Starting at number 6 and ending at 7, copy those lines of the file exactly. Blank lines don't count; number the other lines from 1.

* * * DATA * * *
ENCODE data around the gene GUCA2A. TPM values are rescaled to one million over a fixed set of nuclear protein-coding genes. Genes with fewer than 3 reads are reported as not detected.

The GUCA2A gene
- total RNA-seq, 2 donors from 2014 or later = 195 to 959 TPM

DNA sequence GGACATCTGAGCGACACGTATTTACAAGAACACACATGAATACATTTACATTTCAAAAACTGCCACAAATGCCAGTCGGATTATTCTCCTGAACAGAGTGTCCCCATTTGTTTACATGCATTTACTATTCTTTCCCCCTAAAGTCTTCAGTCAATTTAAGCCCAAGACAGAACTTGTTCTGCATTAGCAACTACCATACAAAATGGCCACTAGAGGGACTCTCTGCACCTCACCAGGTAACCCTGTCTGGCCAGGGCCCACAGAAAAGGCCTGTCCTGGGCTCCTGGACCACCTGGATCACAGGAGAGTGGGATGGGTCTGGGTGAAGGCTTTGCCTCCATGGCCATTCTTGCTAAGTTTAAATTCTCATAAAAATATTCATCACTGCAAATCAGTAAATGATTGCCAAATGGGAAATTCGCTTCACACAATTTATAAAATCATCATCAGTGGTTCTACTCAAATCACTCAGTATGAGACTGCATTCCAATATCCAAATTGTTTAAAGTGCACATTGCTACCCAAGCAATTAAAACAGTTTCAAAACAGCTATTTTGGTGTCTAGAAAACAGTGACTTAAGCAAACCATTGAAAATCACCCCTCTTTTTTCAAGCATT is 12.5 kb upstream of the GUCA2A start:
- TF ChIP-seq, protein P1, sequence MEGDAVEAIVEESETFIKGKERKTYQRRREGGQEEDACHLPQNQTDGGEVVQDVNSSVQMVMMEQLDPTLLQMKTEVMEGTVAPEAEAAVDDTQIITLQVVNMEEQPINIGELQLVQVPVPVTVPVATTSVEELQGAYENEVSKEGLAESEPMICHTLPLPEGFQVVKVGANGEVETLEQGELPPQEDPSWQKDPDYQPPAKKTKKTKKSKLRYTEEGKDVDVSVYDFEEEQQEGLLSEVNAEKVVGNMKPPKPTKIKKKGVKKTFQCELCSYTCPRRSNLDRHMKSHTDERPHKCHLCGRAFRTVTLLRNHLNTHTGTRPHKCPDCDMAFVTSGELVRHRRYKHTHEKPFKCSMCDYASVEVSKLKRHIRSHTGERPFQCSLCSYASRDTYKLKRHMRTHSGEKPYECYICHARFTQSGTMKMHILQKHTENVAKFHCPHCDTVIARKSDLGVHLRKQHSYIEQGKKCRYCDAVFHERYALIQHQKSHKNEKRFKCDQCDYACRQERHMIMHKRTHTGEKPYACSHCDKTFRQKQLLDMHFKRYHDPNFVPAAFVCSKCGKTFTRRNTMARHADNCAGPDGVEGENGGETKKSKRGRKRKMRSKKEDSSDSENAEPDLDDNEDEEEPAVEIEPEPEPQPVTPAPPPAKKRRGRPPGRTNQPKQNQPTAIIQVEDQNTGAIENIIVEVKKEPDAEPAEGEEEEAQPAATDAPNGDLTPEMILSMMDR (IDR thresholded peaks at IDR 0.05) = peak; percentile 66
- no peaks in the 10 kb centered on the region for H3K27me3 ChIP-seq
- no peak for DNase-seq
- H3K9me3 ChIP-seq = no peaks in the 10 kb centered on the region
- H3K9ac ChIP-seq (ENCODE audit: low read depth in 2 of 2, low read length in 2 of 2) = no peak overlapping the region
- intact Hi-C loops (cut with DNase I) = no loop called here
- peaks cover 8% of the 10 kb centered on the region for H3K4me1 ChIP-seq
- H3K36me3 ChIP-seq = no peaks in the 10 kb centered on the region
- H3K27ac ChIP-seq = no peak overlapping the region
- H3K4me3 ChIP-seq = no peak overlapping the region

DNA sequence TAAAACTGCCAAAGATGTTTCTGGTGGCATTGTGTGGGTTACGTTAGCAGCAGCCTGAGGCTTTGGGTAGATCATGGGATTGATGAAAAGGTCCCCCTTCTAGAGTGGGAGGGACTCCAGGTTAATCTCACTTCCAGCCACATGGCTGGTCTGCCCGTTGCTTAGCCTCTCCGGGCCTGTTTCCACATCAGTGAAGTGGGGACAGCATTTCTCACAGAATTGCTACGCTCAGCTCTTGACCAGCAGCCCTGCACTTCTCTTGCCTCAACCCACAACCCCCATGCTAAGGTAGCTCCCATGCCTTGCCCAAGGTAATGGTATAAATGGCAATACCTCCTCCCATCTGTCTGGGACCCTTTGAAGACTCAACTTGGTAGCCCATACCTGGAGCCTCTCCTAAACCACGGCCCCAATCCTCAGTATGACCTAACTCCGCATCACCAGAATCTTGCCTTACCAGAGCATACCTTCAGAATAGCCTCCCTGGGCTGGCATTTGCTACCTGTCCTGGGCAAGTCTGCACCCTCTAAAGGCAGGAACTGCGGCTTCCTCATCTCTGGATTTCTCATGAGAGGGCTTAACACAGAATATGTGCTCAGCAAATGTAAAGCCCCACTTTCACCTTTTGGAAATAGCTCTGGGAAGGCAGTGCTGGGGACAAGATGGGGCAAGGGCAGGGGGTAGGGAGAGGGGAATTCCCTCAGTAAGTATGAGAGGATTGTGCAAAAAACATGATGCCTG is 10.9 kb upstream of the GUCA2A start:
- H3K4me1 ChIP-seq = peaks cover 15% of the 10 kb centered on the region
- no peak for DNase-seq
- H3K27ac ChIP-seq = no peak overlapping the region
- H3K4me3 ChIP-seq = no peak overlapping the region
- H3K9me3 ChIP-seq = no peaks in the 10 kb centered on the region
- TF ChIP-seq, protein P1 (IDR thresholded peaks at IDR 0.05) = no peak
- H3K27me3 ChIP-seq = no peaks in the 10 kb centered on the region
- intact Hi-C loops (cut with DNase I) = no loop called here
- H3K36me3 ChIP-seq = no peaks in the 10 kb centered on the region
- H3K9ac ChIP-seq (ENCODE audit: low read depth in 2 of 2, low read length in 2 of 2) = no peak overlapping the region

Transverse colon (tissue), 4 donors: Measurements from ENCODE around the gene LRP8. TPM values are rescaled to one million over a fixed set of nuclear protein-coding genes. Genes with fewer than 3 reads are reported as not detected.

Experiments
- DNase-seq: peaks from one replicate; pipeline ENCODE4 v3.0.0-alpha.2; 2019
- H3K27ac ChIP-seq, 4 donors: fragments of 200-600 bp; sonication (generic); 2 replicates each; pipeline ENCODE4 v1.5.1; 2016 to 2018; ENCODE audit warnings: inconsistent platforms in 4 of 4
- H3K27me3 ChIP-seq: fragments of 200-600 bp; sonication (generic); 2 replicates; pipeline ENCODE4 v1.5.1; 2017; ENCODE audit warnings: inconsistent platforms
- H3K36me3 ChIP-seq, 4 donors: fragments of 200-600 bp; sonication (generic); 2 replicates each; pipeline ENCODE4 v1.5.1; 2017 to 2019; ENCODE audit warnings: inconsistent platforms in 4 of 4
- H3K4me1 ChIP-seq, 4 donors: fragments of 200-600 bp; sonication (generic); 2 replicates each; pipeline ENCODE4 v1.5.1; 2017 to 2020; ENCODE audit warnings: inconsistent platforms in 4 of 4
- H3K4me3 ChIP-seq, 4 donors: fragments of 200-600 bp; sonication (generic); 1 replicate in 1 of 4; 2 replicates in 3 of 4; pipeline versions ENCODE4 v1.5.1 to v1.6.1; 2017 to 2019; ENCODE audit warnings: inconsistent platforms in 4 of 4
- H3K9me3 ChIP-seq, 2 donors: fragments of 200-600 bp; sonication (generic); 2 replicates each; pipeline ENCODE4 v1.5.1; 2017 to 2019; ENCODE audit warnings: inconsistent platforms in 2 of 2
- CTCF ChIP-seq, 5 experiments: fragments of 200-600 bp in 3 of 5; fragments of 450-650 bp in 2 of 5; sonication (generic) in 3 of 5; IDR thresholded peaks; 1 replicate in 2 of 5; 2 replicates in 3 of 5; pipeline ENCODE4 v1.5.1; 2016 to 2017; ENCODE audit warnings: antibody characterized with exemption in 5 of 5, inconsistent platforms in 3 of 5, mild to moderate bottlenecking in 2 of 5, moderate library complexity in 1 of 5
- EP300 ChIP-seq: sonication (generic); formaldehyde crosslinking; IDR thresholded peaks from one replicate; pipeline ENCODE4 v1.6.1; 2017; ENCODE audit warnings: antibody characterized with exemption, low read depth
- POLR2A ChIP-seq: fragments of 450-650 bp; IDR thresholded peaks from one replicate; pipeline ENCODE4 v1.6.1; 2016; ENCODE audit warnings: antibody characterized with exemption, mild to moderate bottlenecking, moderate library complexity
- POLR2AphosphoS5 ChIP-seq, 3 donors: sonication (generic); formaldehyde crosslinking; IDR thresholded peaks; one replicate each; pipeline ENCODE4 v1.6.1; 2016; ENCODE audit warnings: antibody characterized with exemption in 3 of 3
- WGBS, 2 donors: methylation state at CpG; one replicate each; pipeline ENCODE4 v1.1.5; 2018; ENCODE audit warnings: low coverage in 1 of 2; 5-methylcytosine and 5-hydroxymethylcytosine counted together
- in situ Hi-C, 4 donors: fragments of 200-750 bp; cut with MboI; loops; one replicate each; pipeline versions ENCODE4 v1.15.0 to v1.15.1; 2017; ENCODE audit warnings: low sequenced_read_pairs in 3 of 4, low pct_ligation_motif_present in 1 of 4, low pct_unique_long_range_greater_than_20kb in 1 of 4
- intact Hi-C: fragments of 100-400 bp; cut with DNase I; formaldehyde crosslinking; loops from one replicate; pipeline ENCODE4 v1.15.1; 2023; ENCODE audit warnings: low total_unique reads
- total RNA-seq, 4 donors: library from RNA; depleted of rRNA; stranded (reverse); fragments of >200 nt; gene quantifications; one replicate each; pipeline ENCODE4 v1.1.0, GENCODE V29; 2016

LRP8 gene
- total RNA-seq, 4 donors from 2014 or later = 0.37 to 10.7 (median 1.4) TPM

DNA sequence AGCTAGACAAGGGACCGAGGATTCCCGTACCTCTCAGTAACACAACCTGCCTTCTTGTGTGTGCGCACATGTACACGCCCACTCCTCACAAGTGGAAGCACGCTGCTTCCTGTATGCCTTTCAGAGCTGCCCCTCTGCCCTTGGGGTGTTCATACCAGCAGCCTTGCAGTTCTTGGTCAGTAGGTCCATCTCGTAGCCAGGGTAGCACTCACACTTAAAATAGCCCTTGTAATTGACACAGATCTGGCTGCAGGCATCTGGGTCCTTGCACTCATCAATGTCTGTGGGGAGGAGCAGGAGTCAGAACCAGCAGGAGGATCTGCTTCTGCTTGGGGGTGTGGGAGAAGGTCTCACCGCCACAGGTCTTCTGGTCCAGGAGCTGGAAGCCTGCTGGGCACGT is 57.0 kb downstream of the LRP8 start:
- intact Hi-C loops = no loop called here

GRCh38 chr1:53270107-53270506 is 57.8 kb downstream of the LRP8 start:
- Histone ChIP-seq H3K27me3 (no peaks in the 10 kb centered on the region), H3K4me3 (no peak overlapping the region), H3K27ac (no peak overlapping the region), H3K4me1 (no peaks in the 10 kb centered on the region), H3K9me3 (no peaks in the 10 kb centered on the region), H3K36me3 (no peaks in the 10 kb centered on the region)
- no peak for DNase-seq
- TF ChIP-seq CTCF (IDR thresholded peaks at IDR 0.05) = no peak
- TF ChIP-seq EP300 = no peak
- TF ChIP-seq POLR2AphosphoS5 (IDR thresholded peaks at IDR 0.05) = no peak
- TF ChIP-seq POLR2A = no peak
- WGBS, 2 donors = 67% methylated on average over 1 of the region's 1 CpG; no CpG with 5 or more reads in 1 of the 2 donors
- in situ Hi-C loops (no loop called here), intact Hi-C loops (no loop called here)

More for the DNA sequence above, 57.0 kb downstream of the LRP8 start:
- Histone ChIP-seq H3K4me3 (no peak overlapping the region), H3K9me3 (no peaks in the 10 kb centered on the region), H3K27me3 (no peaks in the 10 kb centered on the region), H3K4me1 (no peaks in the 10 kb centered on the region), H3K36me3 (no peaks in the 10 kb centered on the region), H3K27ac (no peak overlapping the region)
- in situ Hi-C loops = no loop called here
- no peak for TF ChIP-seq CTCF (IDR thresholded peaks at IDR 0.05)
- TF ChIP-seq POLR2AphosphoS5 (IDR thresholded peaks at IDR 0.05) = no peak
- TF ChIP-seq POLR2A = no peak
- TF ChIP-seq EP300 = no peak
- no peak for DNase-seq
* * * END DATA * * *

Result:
- no peaks in the 10 kb centered on the region for H3K27me3 ChIP-seq
- no peak for DNase-seq